A ransomware virus is actually a fairly simple concept. The malware goes through the infected system, encrypts all of the files, then demands payment, usually to a bitcoin address, in exchange for the decryption key that will unlock all of your files.
In the case of this special version of the Power Worm malware, the encryption method is executed properly, but the virus never stores the key that’s used to encrypt the files. That means that even if you decided to pay the ransom, which isn’t advisable, this particular virus won’t be able to decrypt the files.
The slip-up is actually a result of the hacker who wrote the code trying to cut a corner that’s often a sticking point for ransomware. Instead of assigning each user a new ID so that the encryption key can be recovered for them, the system is supposed to use the same ID and code for every user. Unfortunately, when the code was rewritten with this change in mind, an error was made that causes the key to be set to NULL after finishing.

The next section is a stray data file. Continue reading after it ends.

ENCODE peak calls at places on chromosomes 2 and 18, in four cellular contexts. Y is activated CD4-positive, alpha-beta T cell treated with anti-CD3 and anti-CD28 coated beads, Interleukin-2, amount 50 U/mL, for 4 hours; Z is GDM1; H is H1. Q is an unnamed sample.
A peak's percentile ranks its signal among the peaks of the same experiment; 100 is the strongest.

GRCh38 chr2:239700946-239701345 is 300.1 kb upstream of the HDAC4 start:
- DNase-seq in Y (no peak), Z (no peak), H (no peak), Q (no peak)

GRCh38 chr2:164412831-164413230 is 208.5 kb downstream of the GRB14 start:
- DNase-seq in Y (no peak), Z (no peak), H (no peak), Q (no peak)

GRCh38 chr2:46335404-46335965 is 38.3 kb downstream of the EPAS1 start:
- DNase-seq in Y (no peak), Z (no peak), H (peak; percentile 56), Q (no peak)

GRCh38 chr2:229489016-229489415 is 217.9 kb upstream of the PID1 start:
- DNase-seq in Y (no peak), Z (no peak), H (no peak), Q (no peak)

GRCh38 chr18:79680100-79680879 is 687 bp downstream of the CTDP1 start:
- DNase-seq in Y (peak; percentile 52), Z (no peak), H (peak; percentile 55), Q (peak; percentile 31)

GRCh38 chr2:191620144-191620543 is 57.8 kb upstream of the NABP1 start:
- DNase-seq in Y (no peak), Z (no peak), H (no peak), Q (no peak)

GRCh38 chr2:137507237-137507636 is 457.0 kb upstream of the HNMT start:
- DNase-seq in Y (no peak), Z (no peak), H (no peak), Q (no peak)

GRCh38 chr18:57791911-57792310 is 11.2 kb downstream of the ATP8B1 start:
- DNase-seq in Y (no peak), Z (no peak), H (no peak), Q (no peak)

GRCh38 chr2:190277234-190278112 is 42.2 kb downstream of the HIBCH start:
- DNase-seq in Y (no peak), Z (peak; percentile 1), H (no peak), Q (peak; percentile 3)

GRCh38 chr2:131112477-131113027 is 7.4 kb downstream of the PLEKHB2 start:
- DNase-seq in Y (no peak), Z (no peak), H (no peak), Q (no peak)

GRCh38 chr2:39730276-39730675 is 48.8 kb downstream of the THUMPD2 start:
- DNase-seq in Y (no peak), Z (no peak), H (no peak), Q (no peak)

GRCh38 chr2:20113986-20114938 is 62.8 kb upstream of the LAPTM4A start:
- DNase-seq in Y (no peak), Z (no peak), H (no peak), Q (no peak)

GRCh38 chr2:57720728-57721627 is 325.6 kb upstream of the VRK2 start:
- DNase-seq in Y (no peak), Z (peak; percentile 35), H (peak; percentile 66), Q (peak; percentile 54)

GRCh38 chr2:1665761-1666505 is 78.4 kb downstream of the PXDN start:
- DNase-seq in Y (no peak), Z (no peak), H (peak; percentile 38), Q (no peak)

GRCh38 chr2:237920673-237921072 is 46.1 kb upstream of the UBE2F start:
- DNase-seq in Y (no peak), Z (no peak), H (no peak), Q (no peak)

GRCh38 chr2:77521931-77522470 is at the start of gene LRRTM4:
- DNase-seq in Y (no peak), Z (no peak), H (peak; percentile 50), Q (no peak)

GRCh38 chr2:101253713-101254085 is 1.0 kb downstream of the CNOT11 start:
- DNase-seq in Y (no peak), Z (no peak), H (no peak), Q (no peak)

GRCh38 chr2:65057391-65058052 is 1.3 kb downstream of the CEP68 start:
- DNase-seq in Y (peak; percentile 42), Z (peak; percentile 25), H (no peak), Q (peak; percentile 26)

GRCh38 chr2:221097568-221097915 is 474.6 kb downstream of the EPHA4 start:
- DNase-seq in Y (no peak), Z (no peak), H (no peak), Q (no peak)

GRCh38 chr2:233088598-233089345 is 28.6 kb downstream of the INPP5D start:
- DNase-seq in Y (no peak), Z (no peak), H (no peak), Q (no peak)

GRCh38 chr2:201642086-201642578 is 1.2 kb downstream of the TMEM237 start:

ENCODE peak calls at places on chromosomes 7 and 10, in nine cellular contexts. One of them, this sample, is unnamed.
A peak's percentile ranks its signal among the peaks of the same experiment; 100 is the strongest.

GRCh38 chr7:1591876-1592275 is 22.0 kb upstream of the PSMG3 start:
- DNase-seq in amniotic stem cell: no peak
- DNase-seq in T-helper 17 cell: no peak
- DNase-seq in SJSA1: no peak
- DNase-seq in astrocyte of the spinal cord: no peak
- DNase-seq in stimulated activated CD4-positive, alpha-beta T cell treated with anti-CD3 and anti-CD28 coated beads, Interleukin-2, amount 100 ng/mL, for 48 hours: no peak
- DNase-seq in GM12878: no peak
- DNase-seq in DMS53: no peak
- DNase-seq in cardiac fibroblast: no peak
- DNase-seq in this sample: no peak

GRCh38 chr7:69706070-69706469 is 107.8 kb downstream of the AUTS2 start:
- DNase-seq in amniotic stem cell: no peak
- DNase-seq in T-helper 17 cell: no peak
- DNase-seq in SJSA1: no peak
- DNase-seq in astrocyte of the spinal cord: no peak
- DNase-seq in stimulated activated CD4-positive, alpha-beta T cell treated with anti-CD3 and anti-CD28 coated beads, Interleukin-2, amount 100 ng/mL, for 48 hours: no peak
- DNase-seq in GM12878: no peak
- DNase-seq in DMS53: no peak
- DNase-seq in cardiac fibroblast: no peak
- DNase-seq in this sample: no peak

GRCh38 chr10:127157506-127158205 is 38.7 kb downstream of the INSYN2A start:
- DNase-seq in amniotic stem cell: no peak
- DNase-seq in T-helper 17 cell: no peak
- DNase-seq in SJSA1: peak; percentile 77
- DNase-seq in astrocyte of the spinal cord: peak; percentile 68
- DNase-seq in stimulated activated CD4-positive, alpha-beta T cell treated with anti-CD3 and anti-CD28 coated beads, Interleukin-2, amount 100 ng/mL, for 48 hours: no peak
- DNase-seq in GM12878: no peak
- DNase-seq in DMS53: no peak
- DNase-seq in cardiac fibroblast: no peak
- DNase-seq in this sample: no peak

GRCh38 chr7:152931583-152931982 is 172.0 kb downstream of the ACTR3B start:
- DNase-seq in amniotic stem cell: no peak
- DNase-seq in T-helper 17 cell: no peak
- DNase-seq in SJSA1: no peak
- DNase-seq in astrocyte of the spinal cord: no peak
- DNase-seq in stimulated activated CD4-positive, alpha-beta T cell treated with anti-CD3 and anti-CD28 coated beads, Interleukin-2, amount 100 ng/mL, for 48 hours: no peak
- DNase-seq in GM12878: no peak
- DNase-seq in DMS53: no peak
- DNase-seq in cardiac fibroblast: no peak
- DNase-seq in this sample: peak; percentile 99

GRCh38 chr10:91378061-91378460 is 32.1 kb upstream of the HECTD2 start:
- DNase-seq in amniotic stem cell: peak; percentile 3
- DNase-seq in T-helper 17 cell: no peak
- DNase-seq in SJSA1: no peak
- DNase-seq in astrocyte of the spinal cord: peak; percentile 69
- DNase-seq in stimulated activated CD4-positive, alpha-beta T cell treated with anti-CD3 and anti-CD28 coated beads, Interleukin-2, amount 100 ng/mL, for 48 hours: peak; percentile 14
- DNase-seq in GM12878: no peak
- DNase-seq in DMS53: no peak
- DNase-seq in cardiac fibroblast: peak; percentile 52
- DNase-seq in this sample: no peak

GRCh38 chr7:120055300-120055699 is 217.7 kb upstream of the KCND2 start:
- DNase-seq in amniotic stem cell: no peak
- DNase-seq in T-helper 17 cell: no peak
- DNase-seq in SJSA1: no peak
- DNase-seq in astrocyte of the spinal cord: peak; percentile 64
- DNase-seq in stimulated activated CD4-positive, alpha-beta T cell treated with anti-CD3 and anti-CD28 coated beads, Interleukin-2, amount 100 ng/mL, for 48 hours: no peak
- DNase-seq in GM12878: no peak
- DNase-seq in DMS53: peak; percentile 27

The result is a computer full of files that are permanently encrypted, a sad situation to be sure, but at least affected users will know that paying would do them no good. You’ll know if you’ve been struck by this particular, poorly-written, version of the Power Worm bug if the DECRPYT_INSTRUCTION.html file it creates lists the ID# as qDgx5Bs8H, but again, paying the ransom isn’t advisable regardless of the origin of the malware.
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